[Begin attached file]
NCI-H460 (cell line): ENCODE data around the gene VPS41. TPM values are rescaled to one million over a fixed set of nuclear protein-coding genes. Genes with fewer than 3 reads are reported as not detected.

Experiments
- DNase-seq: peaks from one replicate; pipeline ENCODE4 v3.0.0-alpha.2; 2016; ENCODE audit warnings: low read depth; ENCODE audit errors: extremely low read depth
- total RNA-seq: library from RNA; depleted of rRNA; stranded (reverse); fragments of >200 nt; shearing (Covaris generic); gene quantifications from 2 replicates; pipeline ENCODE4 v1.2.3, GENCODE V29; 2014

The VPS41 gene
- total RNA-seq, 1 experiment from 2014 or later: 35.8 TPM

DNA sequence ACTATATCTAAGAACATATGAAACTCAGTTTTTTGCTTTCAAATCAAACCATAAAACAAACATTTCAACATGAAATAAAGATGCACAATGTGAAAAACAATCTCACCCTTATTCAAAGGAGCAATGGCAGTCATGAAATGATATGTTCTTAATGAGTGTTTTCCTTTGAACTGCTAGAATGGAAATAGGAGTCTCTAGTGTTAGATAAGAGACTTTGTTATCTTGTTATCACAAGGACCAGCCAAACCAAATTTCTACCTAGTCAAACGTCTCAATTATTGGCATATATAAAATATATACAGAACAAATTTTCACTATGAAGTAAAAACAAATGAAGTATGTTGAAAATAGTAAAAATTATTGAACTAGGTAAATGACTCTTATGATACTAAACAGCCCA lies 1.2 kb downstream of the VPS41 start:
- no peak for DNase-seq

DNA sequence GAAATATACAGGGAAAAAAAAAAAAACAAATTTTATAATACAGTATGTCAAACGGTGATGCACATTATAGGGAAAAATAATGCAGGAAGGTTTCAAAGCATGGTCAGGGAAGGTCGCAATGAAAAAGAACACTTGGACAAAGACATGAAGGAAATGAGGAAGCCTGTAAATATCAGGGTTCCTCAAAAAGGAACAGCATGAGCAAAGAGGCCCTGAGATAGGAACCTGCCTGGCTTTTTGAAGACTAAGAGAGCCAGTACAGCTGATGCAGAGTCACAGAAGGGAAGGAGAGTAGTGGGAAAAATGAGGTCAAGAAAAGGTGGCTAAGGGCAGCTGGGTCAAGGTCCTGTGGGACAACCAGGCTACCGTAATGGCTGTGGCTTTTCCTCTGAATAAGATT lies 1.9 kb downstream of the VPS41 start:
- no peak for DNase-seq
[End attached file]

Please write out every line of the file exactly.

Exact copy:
NCI-H460 (cell line): ENCODE data around the gene VPS41. TPM values are rescaled to one million over a fixed set of nuclear protein-coding genes. Genes with fewer than 3 reads are reported as not detected.

Experiments
- DNase-seq: peaks from one replicate; pipeline ENCODE4 v3.0.0-alpha.2; 2016; ENCODE audit warnings: low read depth; ENCODE audit errors: extremely low read depth
- total RNA-seq: library from RNA; depleted of rRNA; stranded (reverse); fragments of >200 nt; shearing (Covaris generic); gene quantifications from 2 replicates; pipeline ENCODE4 v1.2.3, GENCODE V29; 2014

The VPS41 gene
- total RNA-seq, 1 experiment from 2014 or later: 35.8 TPM

DNA sequence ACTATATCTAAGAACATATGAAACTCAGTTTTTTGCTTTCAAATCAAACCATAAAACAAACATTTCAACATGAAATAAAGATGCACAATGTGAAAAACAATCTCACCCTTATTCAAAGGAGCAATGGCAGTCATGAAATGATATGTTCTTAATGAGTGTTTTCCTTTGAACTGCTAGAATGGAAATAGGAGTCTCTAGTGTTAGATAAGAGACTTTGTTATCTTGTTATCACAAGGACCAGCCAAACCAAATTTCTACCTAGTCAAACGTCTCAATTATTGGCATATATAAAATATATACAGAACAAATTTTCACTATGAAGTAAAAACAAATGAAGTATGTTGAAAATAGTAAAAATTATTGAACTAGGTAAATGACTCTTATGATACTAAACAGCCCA lies 1.2 kb downstream of the VPS41 start:
- no peak for DNase-seq

DNA sequence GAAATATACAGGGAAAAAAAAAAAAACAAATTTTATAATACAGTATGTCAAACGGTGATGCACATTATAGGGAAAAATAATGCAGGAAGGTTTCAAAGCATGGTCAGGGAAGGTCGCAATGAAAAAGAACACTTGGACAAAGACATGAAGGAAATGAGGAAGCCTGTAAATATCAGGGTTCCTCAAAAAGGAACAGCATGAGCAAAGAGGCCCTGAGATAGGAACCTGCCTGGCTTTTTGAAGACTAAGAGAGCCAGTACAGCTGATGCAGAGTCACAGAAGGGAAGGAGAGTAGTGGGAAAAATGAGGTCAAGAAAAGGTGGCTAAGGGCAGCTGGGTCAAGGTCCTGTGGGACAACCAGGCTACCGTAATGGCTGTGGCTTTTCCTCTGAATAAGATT lies 1.9 kb downstream of the VPS41 start:
- no peak for DNase-seq